Five minutes into the sermon Pastor Walt still had a full head of steam, but as he was taking a jab at the Senate for their inability to move forward on the gun control issue, he noticed that hardly anyone was with him. When his people were resonating with what he was saying, they would be leaning forward and looking right at him. They’d be nodding their heads when one of his illustrations made an impact.
But half way through his message, he saw Troy Williams texting LaShaun Smith. He noticed Dorothy Aschenbrenner elbowing her husband in the ribs in the middle of a big yawn and Miss Rose staring at the overhead fans.
At the end of the sermon both Mitty and the congregation seemed happy to move on to an upbeat song by the children’s choir, one that had never heard before but liked.
One man’s hands can’t tear a building down,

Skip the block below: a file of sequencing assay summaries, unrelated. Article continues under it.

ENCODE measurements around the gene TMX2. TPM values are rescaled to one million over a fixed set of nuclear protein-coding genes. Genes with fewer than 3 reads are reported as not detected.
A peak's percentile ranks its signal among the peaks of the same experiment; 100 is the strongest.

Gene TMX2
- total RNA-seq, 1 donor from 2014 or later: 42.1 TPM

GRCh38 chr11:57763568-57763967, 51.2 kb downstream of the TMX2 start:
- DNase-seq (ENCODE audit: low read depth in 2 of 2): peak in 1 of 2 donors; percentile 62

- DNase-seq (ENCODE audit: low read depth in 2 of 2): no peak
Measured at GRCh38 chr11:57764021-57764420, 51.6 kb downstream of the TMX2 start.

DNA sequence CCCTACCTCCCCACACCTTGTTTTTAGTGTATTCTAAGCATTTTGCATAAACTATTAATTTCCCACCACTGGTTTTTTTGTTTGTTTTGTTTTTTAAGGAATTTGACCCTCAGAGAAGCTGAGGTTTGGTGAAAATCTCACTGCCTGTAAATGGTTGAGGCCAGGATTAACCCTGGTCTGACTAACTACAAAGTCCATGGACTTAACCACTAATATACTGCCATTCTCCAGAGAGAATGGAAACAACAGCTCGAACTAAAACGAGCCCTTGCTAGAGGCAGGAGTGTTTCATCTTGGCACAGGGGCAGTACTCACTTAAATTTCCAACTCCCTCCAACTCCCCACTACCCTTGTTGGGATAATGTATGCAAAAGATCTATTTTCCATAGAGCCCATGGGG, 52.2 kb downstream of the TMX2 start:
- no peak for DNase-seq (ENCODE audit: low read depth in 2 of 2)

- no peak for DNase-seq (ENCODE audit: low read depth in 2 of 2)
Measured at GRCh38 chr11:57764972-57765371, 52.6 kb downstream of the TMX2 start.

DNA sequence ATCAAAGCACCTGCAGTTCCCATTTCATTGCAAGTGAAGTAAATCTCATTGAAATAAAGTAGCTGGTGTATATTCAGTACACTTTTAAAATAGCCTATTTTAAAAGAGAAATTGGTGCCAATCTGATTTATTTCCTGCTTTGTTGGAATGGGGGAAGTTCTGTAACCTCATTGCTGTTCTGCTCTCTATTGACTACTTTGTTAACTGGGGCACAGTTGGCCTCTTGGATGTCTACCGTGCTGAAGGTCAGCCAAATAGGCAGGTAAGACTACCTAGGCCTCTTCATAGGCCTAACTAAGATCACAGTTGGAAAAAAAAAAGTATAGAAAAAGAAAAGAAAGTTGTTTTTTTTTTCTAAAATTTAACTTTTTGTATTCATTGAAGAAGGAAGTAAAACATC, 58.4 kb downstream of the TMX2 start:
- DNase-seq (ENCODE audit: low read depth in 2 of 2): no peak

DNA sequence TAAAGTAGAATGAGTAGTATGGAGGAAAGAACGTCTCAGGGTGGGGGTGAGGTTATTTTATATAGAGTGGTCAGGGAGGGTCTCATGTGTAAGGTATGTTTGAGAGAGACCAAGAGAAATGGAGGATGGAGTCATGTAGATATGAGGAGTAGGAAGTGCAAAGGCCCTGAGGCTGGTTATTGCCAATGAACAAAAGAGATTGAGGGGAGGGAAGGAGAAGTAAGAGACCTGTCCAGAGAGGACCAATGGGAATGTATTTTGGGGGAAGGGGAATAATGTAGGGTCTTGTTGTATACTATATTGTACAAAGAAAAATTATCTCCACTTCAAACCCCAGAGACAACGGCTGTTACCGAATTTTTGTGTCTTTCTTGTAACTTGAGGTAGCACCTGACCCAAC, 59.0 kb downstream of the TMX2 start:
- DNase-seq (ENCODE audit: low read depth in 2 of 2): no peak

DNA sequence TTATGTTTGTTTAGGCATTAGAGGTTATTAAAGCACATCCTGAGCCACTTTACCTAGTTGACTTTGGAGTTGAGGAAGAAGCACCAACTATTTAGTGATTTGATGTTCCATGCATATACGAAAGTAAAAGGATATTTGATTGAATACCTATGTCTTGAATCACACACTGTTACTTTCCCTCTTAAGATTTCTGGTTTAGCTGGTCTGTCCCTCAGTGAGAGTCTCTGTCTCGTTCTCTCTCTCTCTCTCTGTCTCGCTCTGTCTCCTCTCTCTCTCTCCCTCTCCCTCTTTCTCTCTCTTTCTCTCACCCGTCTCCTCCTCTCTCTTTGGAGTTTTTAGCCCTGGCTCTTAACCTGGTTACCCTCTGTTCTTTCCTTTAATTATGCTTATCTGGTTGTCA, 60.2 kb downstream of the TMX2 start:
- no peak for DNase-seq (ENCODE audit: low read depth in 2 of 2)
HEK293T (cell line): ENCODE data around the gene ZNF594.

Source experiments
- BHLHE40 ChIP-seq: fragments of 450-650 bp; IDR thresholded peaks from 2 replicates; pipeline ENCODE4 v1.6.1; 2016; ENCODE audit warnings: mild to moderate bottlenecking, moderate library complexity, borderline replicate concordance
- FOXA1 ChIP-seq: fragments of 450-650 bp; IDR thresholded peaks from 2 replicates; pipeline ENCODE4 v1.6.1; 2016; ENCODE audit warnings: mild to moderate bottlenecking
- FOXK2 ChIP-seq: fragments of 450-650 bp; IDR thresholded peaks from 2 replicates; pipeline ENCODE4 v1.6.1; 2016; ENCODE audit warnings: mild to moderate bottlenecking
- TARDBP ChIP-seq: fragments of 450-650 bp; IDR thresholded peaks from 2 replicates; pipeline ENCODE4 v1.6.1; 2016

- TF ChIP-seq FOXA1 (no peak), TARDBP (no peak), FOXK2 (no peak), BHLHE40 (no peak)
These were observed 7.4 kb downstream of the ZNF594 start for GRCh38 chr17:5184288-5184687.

Two man’s hands can’t tear a building down.
But if two and two and fifty make a million,
We’ll see that day come ’round.
After worship and feeling just a bit resentful that his sheep hadn’t heard his voice, Pastor Walt tried to figure out what was going on by listening in on conversations in the social hall as the members drank coffee and consumed slices of Hilda Hossenbrenner’s banana bread.
“Did you see that sinkhole on the news?!” Troy exclaimed.
“The one that swallowed three cars?!” LaShaun replied. “Awesome!”
“Couldn’t get to work on Thursday,” Mitty heard Sharissa telling Ash. “Everything near the Desplaines River was flooded.
He sat down next to Tracy Pfeffer. “Did you get any water in your basement, Pastor? I got six inches in mine.”
“Got a foot in mine,” said John Havlicek, the church custodian. “Was up till midnight with the guys from Service Master cleaning up the mess and then had to come over here and check the sump pumps.”
The walk home from church turned out to be a retreat to the safety of his own home instead of the victory lap he had been anticipating. When he arrived at the front stairs, he saw Michael planting marigolds along the border of the little garden in front of his house.